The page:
Got a sore throat? Allergies might be to blame. Though many sore throats can be caused by viruses, such as the common cold or flu, or bacteria such as strep throat, allergies are an over-overlooked culprit. If you suspect your sore throat might be caused by allergies, here’s what you need to know about treating the problem and alleviating the symptoms.
How Can Sore Throat Be Caused by Allergies?
Allergies can take different forms for each person. One person might suffer from severely itchy and watery eyes, while another might have a stopped-up nose. Still others might suffer from a sore throat. But how does this happen?
Remember that your nose and throat produce a great deal of mucus every day – usually anywhere between one and two quarts of it! It keeps your respiratory tract healthy by keeping it moist and so helping prevent infections, which you rarely notice it. But when your body comes into contact with something that causes an allergic reaction, then a chemical called histamine is released. This increases mucus production, which can lead to a runny nose. When that mucus runs down your throat, it can lead to itching, coughing or sore throat.
Sometimes, sore throat allergies are even more direct. Particles of pollen or other allergens might go right into the nose and throat, and those can enter the respiratory system, leading to an even worse sore throat.
Is Your Sore Throat Caused by Cold or Allergies?
But, how to tell whether your sore throat is caused by allergies or just cold? The best way is to pay attention to the duration. How long does it last? A common cold will get pretty bad for a day or so, but they will often go away within a few days – at the most, the common cold lasts for ten days. The flu lasts for about the same period of time, and is accompanied by muscle aches and fatigue among other symptoms. But allergies are persistent. They can go on for weeks or even months. Seasonal allergies often occur during the spring, and tend to come around every year, no matter what you do to try to avoid them.
You can also tell the difference between a cold and allergies by the mucus. Colds cause mucus that is yellowish, while allergies lead to a thin and clear mucus discharge. You might also notice a difference in symptoms: the cold tends to cause coughing and congestion, while allergies can include itchy eyes and a sore throat.
How to Treat the Sore Throat Caused by Allergies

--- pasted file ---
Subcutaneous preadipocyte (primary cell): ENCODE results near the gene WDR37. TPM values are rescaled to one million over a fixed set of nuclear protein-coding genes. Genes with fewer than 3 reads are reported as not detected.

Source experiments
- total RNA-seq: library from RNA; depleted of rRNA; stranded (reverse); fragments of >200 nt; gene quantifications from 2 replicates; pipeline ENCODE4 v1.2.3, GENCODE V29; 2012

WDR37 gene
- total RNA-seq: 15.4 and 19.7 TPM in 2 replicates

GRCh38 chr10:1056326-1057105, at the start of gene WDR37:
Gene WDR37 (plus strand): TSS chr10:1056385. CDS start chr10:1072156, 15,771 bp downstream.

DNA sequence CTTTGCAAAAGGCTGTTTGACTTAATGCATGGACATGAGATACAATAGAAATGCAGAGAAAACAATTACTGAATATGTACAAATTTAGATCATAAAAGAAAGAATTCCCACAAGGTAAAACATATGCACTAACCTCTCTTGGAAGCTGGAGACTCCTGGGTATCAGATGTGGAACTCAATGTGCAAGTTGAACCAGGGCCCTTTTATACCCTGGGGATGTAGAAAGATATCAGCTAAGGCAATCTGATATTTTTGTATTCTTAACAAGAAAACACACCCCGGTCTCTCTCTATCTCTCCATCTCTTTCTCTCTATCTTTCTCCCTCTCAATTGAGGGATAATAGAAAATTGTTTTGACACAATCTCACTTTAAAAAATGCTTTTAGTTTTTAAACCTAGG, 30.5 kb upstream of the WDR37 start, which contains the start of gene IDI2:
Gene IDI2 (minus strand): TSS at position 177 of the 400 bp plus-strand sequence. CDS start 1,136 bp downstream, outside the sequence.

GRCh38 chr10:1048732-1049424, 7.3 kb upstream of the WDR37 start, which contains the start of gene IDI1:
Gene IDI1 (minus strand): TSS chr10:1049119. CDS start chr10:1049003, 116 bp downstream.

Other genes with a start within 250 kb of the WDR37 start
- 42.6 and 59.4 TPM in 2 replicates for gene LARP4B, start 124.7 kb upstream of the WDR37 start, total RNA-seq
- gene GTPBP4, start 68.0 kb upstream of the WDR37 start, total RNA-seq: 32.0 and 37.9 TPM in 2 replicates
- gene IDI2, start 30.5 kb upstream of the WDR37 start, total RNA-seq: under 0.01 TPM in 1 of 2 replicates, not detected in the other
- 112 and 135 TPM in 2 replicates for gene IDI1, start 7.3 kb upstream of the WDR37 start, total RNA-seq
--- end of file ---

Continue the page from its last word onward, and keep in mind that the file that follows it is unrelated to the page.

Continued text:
Fortunately, sore throat allergies can be treated very well, through either over-the-counter remedies or home-based cures. But always remember that the best way to avoid sore throat allergies is to prevent allergies altogether.
1. Prevent Allergies
Start by avoiding the allergens if you can. For instance, if you wind up with sore throat allergies after being around a smoker, make sure to avoid cigarette smoke. Not sure what you are allergic to? You can see your doctor to get an allergen test and figure out what makes your body react. Once you know what you are allergic to, you might be able to get a regimen of shots that will keep you from having symptoms from those irritants.
2. Take Medications
Sometimes you can’t prevent allergies. In that case, turn to the great over-the-counter medications that are designed to treat all the symptoms, including sore throat. Allergies are often relieved by antihistamines such as Zyrtec and Claritin, as well as some others that treat only very specific symptoms, like Benadryl.
3. Try Home Remedies
Though these home remedies below might not get rid of the problem, they do decrease the symptoms and make allergies more tolerable.
- Water. Simply drink a boatload of water – as much as you can stand. The more water you drink, the healthier your body will be, and the thinner the mucus will become. The water will also help soothe your sore throat, especially if you spike it with a little lemon.
- Warm liquid. Hot teas and soups are notorious for making you feel better, whether you have a cold or allergies. But for a sore throat, a soothing tea is especially helpful. Look for elderberry tea, which is a natural antihistamine.
- Gargling. When you have a sore throat, turn to warm salt water. Stir one teaspoon of regular table salt into eight ounces of water and then gargle with this solution to ease your sore throat. You can do this as often as you like.
- Neti pots. These little pots are a great idea for those suffering from sore throat allergies. They work by pouring a salt-water solution into your nasal cavity and flushing it out, which leads to less mucus. Less mucus means that you have a much more comfortable throat. Here’s a video telling you how to use a Neti Pots: